John made it abundantly clear in the opening sentences of his gospel that Jesus is the revelation of God the Father. “In the beginning was the Word, and the Word was with God, and the Word was God.” (1:1) So in the deeply troubled spirit of Jesus, we glimpse the compassionate, kind heart of the Father who is perfect and also concerned. No, we cannot separate Jesus’ humanity and divinity as they are gloriously and beautifully tangled together in his confrontation of grief, death, and unbelief.No, we cannot separate Jesus’ humanity and divinity as they are gloriously tangled together. Click To Tweet
I came back to chapter 11 after finishing John’s gospel, and over coffee one morning I asked my husband a barrage of questions I knew no one could answer. When Jesus saw the broken grief of his friends, did he think of how his disciples would react to his own death? When Martha cautioned Jesus about the stench of her brother’s tomb, did Jesus think about his own borrowed tomb? When he called to his decaying corpse of a friend, “Come out!” did he also think about the three words he would call out when history was split into everything that came before and after his own death-killing death? It is finished. Did those words ring in his ears when he yelled to Lazarus? Were the disciples paying attention? Could they see this foreshadowing of what was coming for their teacher? As much as I want to, I can’t psychoanalyze Jesus, but I long for heaven to fully know what I dimly see now.
When Mary and Martha explained their brother’s death we see Jesus’ compassion for their grief, his carrying of their fresh sorrows. Those tears seem to be not only for them but for the anguish of death itself, the enemy. More than just our grief, Jesus carried our death sentence to the cross. He would raise Lazarus, yes, but Lazarus would eventually die again. Maybe Jesus felt righteous indignation at death winning again in spite of the miracle that day. In his outburst of tears is a tangle of grief, compassion, and a right hatred of death.
It would be short-sighted to pause too long at Jesus’ tears, for buried in the middle of the story is the hope that will not disappoint, “I am the resurrection and the life. The one who believes in me, even if he dies, will live. Everyone who lives and believes in me will never die—ever.” (11:25-26) Martha cautiously considered it for what it could mean for Lazarus, and certainly it was meant for Lazarus, but doubly so. For though Lazarus would eventually die again, death will loosen it’s grip on all who believe in Christ. When Jesus returns for his bride, we will, like Lazarus, come out of the tomb and meet our death-conqueror face to face. Lazarus simply had the blessing of a dress rehearsal.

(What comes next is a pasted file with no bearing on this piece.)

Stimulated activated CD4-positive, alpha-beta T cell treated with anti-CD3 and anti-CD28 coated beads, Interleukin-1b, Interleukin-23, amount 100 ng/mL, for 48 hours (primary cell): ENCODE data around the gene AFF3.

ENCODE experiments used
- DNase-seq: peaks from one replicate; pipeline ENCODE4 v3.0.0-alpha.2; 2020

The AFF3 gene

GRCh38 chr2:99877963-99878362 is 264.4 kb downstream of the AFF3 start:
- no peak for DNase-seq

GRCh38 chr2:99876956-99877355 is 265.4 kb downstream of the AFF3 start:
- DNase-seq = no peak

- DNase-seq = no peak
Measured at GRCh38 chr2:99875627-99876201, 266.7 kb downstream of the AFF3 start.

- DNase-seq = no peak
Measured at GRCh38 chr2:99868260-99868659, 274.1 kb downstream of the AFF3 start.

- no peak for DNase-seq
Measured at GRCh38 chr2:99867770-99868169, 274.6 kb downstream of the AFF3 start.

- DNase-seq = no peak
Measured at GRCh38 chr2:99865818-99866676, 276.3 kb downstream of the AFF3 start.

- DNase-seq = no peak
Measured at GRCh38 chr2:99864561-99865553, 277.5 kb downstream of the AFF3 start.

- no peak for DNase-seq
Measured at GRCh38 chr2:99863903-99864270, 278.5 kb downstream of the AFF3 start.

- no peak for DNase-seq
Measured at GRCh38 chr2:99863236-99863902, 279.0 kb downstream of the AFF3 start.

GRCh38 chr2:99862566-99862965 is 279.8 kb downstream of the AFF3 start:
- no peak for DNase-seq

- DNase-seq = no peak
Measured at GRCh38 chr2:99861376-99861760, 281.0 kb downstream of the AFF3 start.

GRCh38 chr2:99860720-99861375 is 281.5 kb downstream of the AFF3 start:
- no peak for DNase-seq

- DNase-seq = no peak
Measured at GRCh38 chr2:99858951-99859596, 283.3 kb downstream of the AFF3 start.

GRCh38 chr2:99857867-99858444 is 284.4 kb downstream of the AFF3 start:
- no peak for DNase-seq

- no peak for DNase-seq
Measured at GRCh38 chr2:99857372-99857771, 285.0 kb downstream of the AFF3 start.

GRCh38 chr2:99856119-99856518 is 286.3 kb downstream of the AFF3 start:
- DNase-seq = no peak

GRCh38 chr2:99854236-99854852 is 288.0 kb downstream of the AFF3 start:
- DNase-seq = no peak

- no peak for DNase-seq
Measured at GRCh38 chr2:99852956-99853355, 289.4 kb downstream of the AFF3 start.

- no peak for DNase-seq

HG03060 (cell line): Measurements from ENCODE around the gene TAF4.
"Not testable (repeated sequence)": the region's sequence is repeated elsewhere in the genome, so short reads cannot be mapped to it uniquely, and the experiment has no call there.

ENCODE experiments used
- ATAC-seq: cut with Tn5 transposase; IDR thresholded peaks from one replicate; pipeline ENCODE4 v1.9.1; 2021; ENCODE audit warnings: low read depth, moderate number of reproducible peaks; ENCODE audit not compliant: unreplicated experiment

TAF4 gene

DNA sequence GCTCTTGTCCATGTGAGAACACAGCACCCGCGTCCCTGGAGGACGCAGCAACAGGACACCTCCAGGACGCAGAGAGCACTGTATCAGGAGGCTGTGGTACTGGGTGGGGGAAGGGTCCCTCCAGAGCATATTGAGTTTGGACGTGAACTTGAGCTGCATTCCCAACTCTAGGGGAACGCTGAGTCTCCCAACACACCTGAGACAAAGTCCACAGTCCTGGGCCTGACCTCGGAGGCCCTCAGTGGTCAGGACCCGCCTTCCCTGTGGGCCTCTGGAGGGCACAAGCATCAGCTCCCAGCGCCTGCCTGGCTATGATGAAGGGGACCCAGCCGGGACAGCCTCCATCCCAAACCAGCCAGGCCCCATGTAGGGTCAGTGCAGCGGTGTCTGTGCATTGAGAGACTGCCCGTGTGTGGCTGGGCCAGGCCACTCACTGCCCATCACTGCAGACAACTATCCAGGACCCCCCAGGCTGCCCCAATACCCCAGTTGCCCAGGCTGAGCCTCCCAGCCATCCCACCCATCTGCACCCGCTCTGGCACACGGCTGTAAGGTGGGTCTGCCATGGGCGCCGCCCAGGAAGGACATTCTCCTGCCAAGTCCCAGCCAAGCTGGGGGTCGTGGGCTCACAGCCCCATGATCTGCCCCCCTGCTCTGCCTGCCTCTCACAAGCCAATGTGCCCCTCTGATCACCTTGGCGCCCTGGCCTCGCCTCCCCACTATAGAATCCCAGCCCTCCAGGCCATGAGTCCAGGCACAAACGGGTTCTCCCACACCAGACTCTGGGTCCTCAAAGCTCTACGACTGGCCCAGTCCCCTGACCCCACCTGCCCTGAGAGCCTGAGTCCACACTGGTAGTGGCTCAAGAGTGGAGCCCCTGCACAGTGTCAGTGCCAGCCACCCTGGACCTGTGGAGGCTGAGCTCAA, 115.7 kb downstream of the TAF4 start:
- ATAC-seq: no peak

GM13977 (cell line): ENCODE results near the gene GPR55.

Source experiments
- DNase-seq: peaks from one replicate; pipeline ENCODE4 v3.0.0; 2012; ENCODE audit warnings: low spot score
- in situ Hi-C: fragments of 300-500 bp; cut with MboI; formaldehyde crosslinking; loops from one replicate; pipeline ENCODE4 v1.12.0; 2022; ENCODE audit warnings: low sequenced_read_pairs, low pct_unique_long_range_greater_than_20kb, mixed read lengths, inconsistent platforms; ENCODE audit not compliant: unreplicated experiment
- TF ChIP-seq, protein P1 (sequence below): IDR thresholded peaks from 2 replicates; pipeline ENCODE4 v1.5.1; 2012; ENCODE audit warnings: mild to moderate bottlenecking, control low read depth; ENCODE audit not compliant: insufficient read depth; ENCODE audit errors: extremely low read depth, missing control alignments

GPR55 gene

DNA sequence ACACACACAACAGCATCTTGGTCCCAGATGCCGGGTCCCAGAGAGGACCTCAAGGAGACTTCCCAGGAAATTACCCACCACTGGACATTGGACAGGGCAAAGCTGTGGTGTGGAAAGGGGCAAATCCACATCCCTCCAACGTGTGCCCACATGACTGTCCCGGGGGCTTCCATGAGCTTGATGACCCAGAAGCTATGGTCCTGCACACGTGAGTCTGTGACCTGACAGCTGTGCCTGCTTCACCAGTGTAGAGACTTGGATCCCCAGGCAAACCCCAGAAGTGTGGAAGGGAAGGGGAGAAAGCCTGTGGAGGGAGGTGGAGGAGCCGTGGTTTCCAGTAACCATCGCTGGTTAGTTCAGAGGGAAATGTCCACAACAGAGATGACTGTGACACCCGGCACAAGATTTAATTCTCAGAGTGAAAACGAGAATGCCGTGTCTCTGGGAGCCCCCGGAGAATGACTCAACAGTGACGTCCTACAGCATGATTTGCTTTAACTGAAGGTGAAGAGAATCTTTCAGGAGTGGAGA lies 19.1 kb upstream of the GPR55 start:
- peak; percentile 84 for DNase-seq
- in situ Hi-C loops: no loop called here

A couple of months ago, my husband visited the relative of a church member, an elderly man suffering from severe dementia. While my husband gently tried to encourage him, the man could talk of nothing besides escaping his assisted living facility. He begged my husband to get him out and rebuked him when he said he couldn’t. My husband left the facility brokenhearted for the man held captive to his diseased mind, and with tears in his eyes he remembered our conversation about Jesus’ grief in John 11. “This,” he told me later, “may have been why Jesus wept. This broken-down, fallen world where disease eats at the mind, where sin has affected every part of our humanity. This is worth weeping over.” When directly confronted with the frailty of human existence and faith, tears are merited.
But the important thing to note in Jesus’ tears is the absence of hopelessness. He spoke the hope, “I am the resurrection and the life,” and the weight of truth in that statement bears us up when we grieve the circumstances of suffering on our broken planet. He never tells us not to grieve, only to do so with the hope that is rooted in his resurrection and ours.He never tells us not to grieve, only to do so with the hope that is rooted in his resurrection and ours. Click To Tweet
The beauty of Jesus’ tears in John 11 propels us to the cross, I think. After pulling Lazarus from the clench of death, the stage was set for the God-man to kill death once and for all, and the great paradox is that he would do it by both dying and living again. Death lost its sting when Jesus, who is both beautifully relatable while also wholly other than us, was resurrected. No stoic tears. No loss of hope. This is how we grieve as believers in Christ, and how we can “go easy” to the arms of our Savior.